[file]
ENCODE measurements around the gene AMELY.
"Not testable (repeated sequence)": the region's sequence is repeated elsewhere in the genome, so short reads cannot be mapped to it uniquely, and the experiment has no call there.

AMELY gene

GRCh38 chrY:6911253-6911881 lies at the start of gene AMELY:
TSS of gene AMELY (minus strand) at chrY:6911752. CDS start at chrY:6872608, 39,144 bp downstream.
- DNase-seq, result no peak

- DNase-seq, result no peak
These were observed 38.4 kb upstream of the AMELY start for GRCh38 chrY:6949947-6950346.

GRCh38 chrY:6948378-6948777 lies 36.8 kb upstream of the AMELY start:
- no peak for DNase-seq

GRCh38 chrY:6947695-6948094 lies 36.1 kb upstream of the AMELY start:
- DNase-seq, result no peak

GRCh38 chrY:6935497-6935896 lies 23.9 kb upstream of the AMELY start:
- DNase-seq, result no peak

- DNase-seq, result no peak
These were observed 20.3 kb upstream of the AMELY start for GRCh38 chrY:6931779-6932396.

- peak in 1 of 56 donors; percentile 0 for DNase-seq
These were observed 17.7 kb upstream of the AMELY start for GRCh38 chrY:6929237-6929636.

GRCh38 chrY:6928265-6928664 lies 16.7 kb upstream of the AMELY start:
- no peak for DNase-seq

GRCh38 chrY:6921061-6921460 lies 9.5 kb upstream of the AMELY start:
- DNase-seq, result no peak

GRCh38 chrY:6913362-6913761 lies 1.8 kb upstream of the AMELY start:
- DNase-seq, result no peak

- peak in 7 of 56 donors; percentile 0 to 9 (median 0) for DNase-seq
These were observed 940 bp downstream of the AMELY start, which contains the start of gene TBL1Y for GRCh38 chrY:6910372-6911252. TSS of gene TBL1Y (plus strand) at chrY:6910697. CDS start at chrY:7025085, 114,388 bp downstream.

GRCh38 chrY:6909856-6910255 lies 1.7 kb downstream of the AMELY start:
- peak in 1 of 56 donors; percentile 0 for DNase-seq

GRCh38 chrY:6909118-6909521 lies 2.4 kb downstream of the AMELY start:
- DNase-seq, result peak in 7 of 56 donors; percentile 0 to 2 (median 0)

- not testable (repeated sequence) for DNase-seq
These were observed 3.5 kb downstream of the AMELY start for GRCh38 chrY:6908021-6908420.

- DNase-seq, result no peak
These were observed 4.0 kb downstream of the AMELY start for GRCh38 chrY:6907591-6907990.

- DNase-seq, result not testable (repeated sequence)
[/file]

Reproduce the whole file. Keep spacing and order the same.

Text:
ENCODE measurements around the gene AMELY.
"Not testable (repeated sequence)": the region's sequence is repeated elsewhere in the genome, so short reads cannot be mapped to it uniquely, and the experiment has no call there.

AMELY gene

GRCh38 chrY:6911253-6911881 lies at the start of gene AMELY:
TSS of gene AMELY (minus strand) at chrY:6911752. CDS start at chrY:6872608, 39,144 bp downstream.
- DNase-seq, result no peak

- DNase-seq, result no peak
These were observed 38.4 kb upstream of the AMELY start for GRCh38 chrY:6949947-6950346.

GRCh38 chrY:6948378-6948777 lies 36.8 kb upstream of the AMELY start:
- no peak for DNase-seq

GRCh38 chrY:6947695-6948094 lies 36.1 kb upstream of the AMELY start:
- DNase-seq, result no peak

GRCh38 chrY:6935497-6935896 lies 23.9 kb upstream of the AMELY start:
- DNase-seq, result no peak

- DNase-seq, result no peak
These were observed 20.3 kb upstream of the AMELY start for GRCh38 chrY:6931779-6932396.

- peak in 1 of 56 donors; percentile 0 for DNase-seq
These were observed 17.7 kb upstream of the AMELY start for GRCh38 chrY:6929237-6929636.

GRCh38 chrY:6928265-6928664 lies 16.7 kb upstream of the AMELY start:
- no peak for DNase-seq

GRCh38 chrY:6921061-6921460 lies 9.5 kb upstream of the AMELY start:
- DNase-seq, result no peak

GRCh38 chrY:6913362-6913761 lies 1.8 kb upstream of the AMELY start:
- DNase-seq, result no peak

- peak in 7 of 56 donors; percentile 0 to 9 (median 0) for DNase-seq
These were observed 940 bp downstream of the AMELY start, which contains the start of gene TBL1Y for GRCh38 chrY:6910372-6911252. TSS of gene TBL1Y (plus strand) at chrY:6910697. CDS start at chrY:7025085, 114,388 bp downstream.

GRCh38 chrY:6909856-6910255 lies 1.7 kb downstream of the AMELY start:
- peak in 1 of 56 donors; percentile 0 for DNase-seq

GRCh38 chrY:6909118-6909521 lies 2.4 kb downstream of the AMELY start:
- DNase-seq, result peak in 7 of 56 donors; percentile 0 to 2 (median 0)

- not testable (repeated sequence) for DNase-seq
These were observed 3.5 kb downstream of the AMELY start for GRCh38 chrY:6908021-6908420.

- DNase-seq, result no peak
These were observed 4.0 kb downstream of the AMELY start for GRCh38 chrY:6907591-6907990.

- DNase-seq, result not testable (repeated sequence)